740.00119 Control (Germany)/7–745: Telegram
The Political Adviser in
) to the Acting Secretary of State
130. There was a second meeting of the Berlin Kommandatura this afternoon in Berlin at Marshal Zhukov’s headquarters attended by Zhukov and his staff, General Clay, General Weeks representing the American and British control groups, Sobelev and myself. The purpose of the meeting was a discussion of some of the practical aspects [Page 631] of the occupation of Berlin and the organization of the Kommandatura. Zhukov presided.
The agenda included discussion of the (1) status of each nationality in its own sector of Berlin; (2) joint, common policies for military government in Greater Berlin, (3) coordination of military government in all sections of Berlin at three operational levels: (a) regular meetings of all Berlin sector commanders (Kommandatura), (b) regular meetings of chief military government officers of all sectors of Berlin (G–5’s) and (c) frequent meetings of military government technicians of all sectors of Berlin (welfare, legal, engineers, etc.); (4) responsibility for supply of food for civil population of Greater Berlin; (5) responsibility for supply of fuel for civil population and installations of Greater Berlin.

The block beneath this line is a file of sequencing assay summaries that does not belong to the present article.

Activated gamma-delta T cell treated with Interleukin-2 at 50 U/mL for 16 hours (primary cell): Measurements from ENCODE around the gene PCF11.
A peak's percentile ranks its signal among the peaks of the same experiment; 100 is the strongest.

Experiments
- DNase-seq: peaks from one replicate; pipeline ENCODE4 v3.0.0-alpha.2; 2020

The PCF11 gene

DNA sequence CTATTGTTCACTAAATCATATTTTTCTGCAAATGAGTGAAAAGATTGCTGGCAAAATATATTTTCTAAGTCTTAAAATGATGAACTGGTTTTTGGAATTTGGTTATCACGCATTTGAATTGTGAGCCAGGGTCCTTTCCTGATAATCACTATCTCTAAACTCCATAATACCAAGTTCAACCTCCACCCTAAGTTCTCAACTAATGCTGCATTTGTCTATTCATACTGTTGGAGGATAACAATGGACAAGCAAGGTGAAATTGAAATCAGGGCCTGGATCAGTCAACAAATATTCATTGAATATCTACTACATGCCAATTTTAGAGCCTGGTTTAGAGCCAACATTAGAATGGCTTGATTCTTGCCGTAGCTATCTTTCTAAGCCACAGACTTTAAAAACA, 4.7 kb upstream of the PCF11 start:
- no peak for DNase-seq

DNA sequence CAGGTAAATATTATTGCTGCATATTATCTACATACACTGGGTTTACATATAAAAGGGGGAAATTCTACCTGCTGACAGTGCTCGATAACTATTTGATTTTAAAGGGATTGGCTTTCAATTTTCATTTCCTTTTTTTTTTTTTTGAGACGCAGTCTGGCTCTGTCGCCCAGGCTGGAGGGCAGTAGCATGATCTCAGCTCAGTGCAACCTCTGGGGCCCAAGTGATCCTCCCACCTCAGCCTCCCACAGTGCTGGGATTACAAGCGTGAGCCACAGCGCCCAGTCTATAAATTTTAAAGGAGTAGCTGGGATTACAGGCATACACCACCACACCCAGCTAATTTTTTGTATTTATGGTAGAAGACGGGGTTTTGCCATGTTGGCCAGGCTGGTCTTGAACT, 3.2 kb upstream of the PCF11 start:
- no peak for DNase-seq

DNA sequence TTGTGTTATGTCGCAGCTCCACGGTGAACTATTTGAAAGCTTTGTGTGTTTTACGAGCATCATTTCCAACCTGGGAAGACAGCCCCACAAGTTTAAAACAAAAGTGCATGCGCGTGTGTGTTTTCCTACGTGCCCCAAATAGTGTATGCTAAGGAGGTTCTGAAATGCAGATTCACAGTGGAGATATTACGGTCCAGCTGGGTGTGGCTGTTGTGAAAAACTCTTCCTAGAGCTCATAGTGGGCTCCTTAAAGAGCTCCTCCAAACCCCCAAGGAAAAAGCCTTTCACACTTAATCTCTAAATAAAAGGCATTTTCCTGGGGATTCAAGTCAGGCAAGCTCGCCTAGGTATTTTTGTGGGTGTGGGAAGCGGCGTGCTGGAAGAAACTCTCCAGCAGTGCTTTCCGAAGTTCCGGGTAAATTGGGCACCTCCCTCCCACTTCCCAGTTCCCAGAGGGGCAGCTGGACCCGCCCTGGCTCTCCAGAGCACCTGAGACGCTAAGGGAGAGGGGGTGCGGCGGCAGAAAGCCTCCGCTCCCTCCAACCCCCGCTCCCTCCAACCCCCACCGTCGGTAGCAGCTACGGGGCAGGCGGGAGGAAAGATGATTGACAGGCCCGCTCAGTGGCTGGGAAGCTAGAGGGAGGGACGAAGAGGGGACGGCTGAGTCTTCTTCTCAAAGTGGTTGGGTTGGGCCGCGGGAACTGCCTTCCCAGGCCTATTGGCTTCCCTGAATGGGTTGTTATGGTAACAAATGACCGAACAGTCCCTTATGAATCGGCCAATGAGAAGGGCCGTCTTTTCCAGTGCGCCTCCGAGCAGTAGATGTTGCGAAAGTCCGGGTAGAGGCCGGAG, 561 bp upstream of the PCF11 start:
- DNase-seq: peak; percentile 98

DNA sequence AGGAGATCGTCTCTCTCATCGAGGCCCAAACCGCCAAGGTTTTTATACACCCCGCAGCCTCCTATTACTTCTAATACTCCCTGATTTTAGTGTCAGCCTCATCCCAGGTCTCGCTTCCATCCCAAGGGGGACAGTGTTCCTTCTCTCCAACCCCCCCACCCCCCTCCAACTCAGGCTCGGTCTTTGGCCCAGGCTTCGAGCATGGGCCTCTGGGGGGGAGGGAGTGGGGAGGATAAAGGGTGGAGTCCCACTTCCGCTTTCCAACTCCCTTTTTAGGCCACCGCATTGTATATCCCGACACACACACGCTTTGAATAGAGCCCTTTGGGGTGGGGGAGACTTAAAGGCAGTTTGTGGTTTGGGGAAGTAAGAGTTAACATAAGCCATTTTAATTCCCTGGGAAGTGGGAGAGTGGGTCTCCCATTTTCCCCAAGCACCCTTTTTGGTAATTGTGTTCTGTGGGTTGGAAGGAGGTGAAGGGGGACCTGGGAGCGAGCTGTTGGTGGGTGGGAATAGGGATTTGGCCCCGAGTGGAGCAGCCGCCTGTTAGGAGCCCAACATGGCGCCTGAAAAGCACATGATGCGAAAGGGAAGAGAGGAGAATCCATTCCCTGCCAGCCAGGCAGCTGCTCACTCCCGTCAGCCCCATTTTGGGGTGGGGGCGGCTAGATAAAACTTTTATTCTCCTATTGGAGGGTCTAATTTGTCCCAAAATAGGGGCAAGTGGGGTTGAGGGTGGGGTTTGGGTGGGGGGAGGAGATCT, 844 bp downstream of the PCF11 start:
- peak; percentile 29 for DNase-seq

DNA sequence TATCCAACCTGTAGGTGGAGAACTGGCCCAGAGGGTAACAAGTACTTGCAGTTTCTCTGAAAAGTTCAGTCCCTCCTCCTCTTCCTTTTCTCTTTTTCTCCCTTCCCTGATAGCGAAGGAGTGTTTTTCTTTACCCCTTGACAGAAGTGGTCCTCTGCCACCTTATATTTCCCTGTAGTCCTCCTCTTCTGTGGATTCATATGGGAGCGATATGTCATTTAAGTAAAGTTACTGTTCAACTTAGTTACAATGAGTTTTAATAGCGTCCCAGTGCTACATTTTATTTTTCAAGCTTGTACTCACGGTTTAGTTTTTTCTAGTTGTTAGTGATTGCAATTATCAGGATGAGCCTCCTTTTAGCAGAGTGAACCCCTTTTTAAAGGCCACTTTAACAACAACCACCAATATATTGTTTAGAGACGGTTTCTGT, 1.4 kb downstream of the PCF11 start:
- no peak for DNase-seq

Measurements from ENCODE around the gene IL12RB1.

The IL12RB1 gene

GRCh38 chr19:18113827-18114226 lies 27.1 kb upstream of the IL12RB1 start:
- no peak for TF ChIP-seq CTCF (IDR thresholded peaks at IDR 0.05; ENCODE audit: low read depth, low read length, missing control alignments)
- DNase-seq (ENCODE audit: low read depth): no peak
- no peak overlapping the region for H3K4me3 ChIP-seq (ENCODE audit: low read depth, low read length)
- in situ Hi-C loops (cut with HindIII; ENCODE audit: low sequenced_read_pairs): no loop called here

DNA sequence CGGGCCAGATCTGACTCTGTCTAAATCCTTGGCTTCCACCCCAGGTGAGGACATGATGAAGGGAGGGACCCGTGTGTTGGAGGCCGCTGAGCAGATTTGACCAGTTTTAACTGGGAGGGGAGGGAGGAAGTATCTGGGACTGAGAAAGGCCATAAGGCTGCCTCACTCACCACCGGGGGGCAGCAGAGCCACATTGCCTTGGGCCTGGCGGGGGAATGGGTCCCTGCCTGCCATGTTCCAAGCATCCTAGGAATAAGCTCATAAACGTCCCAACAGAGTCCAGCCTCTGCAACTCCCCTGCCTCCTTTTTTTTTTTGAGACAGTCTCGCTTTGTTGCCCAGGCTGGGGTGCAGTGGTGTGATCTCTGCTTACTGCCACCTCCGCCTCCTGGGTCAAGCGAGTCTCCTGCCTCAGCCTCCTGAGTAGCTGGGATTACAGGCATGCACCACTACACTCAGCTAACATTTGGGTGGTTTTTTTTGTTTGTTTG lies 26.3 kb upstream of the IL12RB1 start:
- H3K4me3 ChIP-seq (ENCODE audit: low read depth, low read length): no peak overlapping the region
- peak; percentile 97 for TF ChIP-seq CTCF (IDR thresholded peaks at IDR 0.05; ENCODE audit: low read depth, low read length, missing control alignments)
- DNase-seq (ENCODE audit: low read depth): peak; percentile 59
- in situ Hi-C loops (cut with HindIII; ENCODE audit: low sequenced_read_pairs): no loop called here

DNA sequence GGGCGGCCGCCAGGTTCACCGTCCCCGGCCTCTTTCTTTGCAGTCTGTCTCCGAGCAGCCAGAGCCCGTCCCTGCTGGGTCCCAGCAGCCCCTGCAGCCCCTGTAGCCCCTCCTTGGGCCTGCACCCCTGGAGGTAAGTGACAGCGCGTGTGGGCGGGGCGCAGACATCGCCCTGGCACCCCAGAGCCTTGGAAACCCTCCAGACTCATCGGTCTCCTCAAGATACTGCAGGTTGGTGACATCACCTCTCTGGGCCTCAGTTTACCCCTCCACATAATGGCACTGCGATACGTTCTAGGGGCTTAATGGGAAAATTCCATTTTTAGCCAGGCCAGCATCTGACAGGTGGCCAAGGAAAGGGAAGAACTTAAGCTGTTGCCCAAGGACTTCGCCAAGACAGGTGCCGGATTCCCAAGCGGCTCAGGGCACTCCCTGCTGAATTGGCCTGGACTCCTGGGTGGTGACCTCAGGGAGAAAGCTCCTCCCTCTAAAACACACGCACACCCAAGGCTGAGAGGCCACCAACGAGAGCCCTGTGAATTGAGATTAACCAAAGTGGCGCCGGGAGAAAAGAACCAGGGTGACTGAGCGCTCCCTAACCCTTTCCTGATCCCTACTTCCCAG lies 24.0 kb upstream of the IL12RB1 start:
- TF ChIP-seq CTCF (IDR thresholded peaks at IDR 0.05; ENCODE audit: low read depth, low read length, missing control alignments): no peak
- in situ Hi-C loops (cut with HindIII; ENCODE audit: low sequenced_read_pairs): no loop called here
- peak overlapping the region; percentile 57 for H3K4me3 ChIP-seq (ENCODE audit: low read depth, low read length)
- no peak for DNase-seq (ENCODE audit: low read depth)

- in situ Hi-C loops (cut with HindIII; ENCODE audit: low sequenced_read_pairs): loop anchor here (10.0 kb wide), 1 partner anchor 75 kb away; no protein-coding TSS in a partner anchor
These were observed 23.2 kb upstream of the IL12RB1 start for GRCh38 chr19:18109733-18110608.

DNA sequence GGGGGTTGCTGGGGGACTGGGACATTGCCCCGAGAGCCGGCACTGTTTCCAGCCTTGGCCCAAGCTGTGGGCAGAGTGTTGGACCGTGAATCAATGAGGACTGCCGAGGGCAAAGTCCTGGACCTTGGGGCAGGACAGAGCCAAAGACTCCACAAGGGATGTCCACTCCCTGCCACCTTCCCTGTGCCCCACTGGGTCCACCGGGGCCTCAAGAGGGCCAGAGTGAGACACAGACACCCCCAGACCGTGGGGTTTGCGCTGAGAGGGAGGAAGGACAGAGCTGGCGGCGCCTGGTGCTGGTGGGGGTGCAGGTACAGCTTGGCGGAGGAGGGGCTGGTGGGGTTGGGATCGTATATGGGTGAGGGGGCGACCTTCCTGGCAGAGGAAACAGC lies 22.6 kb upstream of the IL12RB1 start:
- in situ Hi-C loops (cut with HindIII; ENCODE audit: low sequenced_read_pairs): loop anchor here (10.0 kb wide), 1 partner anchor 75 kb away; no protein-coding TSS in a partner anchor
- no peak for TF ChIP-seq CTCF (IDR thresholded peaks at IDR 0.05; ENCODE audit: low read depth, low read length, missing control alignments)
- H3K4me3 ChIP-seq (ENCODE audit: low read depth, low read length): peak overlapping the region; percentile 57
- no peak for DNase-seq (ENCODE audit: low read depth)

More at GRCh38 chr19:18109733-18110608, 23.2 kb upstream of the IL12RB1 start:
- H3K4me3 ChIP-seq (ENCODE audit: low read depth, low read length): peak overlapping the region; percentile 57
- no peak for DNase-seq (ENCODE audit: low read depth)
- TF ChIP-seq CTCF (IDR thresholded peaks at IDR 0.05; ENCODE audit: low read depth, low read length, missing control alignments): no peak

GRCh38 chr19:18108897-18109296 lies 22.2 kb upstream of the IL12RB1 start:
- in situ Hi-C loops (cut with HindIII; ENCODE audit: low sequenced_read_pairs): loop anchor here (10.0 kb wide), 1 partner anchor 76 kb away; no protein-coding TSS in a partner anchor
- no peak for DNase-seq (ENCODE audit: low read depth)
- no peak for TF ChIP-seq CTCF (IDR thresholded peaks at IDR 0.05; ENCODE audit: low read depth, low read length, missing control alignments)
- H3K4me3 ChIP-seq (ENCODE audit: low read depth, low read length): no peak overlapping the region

Prior to our arrival a slight misunderstanding had arisen between the Commandant of our sector, Major General Parks and the Soviet Command. Parks had mistakenly believed that the military government of the US sector was vested solely in the United States. The Soviet Command had referred Parks to the contents of paragraph 5 of the agreement of Sept 19442 providing for the establishment of an Inter-Allied Council charged with the joint administration of the district of Greater Berlin. The meeting confirmed the latter point of view.
It was agreed that according to the terms of the governmental understanding of September 12, 1944, the Berlin area would be governed by joint direction on a quadripartite basis. When we first used the word “quadripartite” Zhukov jocularly inquired whether there would be French participation and as everyone agreed that there would be, it was also understood that until French participation had been formalized by the governments, that provision would be made for a French liaison officer or officers to attend meetings. It was agreed also that the chairmanship of the Kommandatura would rotate every 15 days.